Updated: Jan 18
The small, quaint village of Qrendi boasts of a wealth of breathtaking scenery, a treasure trove of history, a rich religious cultural heritage, numerous legends, and a peaceful rural environment. The locality includes places such as the mysterious sinkhole known as ‘il-Maqluba’, the spectacular fishing hamlet of Wied Iż-Żurrieq, the scenic Blue Grotto, and also the famous Neolithic temples of Mnajdra and Ħaġar Qim. But equally fascinating is the old village core, which has changed very little despite more recent developments on the village outskirts, and it is here that one can find some of Qrendi’s most interesting landmarks.
Santa Katerina Windmill
One of these is the old Santa Katerina windmill. Although windmills already existed in Malta before the arrival of the Knights of St. John in 1530, the Order would go on to drastically increase their numbers, and soon, every town or village in Malta and Gozo had at least one, with this one in Qrendi being built in 1686.
Like other windmills of the period, it had ample space for storing grain and flour, the mechanism, as well as living quarters for the miller’s family. On the façade is a niche dedicated to St. Catherine, no doubt influenced by the nearby historic chapel with the same dedication. Although windmills went out of use in Malta by the early 20th century, there are still numerous surviving examples, albeit minus their sails and with their distinctive shape as the only reminder of their past lives.
Another interesting feature in Qrendi is the so-called ‘Ġnien tal-Kmand’, one of a number of similar gardens built in the early 1800s in various localities throughout Malta for use by the local temporary Lieutenant or Mayor. The idea of Sir Alexander Ball, a Civil Commissioner of Malta, they increased the greenery of the islands and served as experimental agricultural centres.
Photos kindly provided by David Michael Schembri, Mayor of Qrendi
The one in Qrendi is known to have had a variety of fruit and citrus trees, many of which survive today, including apricot, peach, and prickly pear trees, as well as others that produce almonds, apples, pears and pomegranates amongst others. Today it serves as a venue for weddings and other functions but is also accessible to the public.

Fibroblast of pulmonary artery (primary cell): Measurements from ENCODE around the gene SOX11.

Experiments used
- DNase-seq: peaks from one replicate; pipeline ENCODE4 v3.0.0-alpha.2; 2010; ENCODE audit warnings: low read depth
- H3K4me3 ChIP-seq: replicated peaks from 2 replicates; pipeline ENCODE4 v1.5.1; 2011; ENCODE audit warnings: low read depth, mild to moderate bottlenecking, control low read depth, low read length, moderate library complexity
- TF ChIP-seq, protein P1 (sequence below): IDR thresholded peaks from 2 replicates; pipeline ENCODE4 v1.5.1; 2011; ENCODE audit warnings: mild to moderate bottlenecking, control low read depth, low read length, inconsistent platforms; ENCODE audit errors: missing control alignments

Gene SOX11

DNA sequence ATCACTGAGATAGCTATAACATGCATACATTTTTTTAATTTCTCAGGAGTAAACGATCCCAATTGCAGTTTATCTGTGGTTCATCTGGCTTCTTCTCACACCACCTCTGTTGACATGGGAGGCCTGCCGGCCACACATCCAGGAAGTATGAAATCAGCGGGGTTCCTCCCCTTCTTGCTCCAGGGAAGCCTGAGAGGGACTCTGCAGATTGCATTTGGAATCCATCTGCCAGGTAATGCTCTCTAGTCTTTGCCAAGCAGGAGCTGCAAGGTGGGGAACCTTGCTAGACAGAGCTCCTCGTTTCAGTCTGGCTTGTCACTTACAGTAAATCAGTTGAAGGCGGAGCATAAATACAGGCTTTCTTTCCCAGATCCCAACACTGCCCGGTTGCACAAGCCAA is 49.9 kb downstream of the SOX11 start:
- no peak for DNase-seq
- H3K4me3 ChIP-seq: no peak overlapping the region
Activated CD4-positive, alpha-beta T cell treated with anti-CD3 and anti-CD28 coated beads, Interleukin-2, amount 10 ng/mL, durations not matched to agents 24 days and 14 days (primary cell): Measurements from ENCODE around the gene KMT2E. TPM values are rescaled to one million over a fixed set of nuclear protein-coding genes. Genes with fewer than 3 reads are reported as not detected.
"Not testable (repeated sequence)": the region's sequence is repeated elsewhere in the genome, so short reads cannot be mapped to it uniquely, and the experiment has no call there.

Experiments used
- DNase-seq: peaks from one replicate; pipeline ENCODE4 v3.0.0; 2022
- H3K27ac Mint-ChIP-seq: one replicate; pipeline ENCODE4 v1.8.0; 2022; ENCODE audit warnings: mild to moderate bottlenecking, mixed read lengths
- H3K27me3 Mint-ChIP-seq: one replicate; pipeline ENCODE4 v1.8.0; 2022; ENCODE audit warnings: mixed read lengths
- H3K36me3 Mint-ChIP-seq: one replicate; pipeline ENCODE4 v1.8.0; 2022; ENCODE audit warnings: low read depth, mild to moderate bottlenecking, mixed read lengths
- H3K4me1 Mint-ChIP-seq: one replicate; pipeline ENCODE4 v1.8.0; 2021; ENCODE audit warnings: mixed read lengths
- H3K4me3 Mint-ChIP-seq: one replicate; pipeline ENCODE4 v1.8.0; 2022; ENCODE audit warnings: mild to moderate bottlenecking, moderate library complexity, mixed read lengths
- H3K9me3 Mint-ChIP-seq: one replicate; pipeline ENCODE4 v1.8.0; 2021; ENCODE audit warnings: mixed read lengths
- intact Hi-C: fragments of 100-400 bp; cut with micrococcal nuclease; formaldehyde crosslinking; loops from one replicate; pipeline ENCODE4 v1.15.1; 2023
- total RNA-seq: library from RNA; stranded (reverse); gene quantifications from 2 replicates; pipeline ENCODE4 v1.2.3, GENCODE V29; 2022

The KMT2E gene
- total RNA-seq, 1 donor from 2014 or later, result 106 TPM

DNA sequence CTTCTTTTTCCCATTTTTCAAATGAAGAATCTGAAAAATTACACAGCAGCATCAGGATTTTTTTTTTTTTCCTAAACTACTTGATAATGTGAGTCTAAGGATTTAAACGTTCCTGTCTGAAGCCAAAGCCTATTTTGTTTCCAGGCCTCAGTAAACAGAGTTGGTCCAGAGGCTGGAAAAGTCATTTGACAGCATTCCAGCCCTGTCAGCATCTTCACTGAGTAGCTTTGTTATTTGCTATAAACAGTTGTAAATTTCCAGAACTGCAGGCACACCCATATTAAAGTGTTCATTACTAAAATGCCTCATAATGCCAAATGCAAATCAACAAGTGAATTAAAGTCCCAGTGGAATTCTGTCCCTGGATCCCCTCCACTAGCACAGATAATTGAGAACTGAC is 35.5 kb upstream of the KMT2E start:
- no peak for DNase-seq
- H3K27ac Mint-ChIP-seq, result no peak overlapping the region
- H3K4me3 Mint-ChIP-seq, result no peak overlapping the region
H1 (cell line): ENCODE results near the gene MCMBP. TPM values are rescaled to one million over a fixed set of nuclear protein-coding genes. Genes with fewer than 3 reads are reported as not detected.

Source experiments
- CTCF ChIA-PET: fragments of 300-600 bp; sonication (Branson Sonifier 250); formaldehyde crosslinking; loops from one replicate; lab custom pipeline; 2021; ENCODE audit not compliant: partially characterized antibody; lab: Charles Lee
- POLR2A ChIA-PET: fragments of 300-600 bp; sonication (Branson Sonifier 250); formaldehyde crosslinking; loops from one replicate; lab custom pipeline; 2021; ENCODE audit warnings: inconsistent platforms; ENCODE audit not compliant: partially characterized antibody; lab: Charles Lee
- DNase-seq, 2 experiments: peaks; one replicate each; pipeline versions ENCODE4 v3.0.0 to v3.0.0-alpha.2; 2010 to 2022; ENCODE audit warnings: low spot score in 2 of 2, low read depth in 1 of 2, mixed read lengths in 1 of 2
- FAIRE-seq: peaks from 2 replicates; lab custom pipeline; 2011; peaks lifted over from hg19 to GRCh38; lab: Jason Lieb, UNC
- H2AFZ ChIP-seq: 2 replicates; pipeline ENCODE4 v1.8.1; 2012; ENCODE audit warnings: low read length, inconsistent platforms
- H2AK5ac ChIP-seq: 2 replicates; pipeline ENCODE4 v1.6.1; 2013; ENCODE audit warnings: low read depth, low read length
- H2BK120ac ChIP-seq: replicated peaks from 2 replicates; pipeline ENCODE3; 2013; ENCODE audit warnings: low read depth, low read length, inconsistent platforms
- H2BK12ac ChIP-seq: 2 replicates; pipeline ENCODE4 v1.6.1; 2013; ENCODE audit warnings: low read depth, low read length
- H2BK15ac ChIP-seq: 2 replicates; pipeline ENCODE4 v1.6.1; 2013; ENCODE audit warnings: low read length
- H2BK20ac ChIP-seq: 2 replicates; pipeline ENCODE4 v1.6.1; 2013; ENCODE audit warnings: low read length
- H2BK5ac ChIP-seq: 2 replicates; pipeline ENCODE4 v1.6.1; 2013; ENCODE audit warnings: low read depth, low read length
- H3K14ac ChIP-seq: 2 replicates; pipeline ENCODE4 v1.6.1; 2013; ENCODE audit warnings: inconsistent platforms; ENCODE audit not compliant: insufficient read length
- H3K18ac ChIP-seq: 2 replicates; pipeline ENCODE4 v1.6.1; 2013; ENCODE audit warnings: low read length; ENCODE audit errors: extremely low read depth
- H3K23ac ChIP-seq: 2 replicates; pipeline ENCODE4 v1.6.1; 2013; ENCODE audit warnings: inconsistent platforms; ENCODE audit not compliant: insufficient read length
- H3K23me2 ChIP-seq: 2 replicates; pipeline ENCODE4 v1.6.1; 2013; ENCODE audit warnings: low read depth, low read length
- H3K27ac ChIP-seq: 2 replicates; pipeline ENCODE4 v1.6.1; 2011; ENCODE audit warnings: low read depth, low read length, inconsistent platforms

One of the most peculiar buildings in Qrendi is the Octagonal Tower, which, from its architectural features, is believed to date to medieval times, perhaps the only one of its kind in Malta. Its octagonal shape certainly makes it unique, although towers in general were once relatively common as a defence against the constant threat of pirate attacks in previous centuries.
Qrendi was particularly prone to such raids due to its seaside location, and this tower would have been constructed by a wealthy local family to protect itself during such eventualities. Today, it is a privately owned residence.
The Parish Church
There are seven churches and chapels in Qrendi, with the most important being undoubtedly the St. Mary’s parish church in the village centre. Built on the site of a number of older churches, the present structure was completed in 1712, having been financed by the local parishioners.
Designed by the Maltese architect Lorenzo Gafa’, it contains works by some of the most distinguished local artists, including the renowned Giuseppe Calì, who was responsible for the altarpiece, while the ceiling and dome, damaged during the war, have since been redecorated with episodes from the life of the Virgin Mary.
Our Lady of Mercy Church
Another interesting chapel is that dedicated to Our Lady of Mercy. First recorded during the 13th century, the present chapel was rebuilt in 1668. Once highly venerated as a sanctuary and place of pilgrimage, the chapel is still decorated by a large number of ex-voto paintings, commissioned by individuals to thank the Virgin Mary for delivering them from some kind of tragedy or serious illness.
The continuous flow of pilgrims to this church led to the digging of a well on the parvis to help them quench their thirst, and the addition